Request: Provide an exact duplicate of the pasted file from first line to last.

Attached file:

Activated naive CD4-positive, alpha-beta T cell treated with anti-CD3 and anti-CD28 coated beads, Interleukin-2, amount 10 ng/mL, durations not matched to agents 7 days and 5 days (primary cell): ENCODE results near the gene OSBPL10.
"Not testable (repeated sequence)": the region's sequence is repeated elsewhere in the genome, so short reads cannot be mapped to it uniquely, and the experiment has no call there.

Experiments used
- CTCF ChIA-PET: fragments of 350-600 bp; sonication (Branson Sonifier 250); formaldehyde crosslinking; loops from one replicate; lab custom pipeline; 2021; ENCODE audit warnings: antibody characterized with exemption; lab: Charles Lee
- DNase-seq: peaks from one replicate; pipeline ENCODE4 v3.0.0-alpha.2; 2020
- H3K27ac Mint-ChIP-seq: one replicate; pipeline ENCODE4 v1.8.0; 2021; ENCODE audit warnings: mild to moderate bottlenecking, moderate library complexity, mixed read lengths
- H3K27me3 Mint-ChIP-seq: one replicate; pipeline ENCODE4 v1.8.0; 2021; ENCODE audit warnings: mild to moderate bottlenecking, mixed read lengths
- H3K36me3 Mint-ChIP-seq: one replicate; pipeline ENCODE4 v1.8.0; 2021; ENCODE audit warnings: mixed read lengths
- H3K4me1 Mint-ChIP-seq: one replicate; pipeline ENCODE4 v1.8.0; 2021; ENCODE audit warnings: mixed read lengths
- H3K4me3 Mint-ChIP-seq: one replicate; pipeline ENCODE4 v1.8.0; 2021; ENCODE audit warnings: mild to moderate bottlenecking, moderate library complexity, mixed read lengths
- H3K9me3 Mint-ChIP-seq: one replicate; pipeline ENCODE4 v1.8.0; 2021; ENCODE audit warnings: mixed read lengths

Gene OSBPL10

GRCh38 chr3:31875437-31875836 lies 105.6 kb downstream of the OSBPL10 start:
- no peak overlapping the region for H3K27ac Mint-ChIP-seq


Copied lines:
Activated naive CD4-positive, alpha-beta T cell treated with anti-CD3 and anti-CD28 coated beads, Interleukin-2, amount 10 ng/mL, durations not matched to agents 7 days and 5 days (primary cell): ENCODE results near the gene OSBPL10.
"Not testable (repeated sequence)": the region's sequence is repeated elsewhere in the genome, so short reads cannot be mapped to it uniquely, and the experiment has no call there.

Experiments used
- CTCF ChIA-PET: fragments of 350-600 bp; sonication (Branson Sonifier 250); formaldehyde crosslinking; loops from one replicate; lab custom pipeline; 2021; ENCODE audit warnings: antibody characterized with exemption; lab: Charles Lee
- DNase-seq: peaks from one replicate; pipeline ENCODE4 v3.0.0-alpha.2; 2020
- H3K27ac Mint-ChIP-seq: one replicate; pipeline ENCODE4 v1.8.0; 2021; ENCODE audit warnings: mild to moderate bottlenecking, moderate library complexity, mixed read lengths
- H3K27me3 Mint-ChIP-seq: one replicate; pipeline ENCODE4 v1.8.0; 2021; ENCODE audit warnings: mild to moderate bottlenecking, mixed read lengths
- H3K36me3 Mint-ChIP-seq: one replicate; pipeline ENCODE4 v1.8.0; 2021; ENCODE audit warnings: mixed read lengths
- H3K4me1 Mint-ChIP-seq: one replicate; pipeline ENCODE4 v1.8.0; 2021; ENCODE audit warnings: mixed read lengths
- H3K4me3 Mint-ChIP-seq: one replicate; pipeline ENCODE4 v1.8.0; 2021; ENCODE audit warnings: mild to moderate bottlenecking, moderate library complexity, mixed read lengths
- H3K9me3 Mint-ChIP-seq: one replicate; pipeline ENCODE4 v1.8.0; 2021; ENCODE audit warnings: mixed read lengths

Gene OSBPL10

GRCh38 chr3:31875437-31875836 lies 105.6 kb downstream of the OSBPL10 start:
- no peak overlapping the region for H3K27ac Mint-ChIP-seq